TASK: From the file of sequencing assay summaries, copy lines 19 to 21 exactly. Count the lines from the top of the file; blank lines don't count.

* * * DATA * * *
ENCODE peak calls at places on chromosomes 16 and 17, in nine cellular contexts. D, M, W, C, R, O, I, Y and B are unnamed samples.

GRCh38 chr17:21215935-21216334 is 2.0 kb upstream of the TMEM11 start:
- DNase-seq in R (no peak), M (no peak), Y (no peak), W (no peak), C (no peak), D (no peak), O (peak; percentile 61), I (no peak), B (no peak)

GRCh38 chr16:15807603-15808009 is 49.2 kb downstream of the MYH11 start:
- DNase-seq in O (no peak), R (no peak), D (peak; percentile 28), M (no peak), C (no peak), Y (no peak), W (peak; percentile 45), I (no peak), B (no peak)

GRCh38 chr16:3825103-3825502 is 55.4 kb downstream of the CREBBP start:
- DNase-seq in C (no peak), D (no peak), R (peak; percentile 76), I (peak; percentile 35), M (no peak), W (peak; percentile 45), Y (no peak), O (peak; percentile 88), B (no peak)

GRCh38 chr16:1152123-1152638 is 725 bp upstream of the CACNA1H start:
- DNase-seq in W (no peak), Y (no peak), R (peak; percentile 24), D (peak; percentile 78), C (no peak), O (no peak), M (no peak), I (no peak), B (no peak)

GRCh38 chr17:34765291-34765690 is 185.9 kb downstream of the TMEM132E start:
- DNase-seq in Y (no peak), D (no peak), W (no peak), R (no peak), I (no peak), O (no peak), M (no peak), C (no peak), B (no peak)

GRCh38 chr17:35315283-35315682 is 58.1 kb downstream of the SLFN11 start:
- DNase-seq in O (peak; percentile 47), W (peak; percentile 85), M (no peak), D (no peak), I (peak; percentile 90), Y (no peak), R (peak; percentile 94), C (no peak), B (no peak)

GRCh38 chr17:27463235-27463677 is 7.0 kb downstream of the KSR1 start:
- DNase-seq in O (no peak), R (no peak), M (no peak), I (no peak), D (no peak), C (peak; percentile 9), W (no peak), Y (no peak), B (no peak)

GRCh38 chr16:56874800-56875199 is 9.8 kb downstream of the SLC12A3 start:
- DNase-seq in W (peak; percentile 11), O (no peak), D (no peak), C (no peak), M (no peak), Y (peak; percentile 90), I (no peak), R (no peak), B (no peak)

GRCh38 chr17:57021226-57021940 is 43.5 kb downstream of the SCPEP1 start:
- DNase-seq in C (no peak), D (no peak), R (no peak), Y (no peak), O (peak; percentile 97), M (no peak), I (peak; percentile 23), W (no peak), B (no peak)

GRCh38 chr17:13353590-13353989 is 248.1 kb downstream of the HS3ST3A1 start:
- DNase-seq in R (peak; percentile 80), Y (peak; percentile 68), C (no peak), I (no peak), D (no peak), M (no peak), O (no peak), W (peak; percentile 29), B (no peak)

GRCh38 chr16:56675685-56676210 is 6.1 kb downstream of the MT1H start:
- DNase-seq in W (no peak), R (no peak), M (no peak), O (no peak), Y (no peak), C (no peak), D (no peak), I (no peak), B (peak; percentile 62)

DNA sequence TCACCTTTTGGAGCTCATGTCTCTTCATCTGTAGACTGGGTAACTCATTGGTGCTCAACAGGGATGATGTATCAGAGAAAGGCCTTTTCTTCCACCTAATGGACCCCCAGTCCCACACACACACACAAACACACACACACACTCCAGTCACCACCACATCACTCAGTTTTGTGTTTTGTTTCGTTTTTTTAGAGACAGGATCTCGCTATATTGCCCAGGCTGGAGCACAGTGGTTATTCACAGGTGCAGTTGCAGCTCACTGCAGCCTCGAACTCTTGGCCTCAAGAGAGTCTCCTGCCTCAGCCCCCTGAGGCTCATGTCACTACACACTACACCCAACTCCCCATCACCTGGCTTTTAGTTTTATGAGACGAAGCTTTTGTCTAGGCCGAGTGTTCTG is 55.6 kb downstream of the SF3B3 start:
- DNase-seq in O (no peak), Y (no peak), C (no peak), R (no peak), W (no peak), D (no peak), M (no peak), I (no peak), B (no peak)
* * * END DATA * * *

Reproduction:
- DNase-seq in C (no peak), D (no peak), R (no peak), Y (no peak), O (peak; percentile 97), M (no peak), I (peak; percentile 23), W (no peak), B (no peak)

GRCh38 chr17:13353590-13353989 is 248.1 kb downstream of the HS3ST3A1 start:
- DNase-seq in R (peak; percentile 80), Y (peak; percentile 68), C (no peak), I (no peak), D (no peak), M (no peak), O (no peak), W (peak; percentile 29), B (no peak)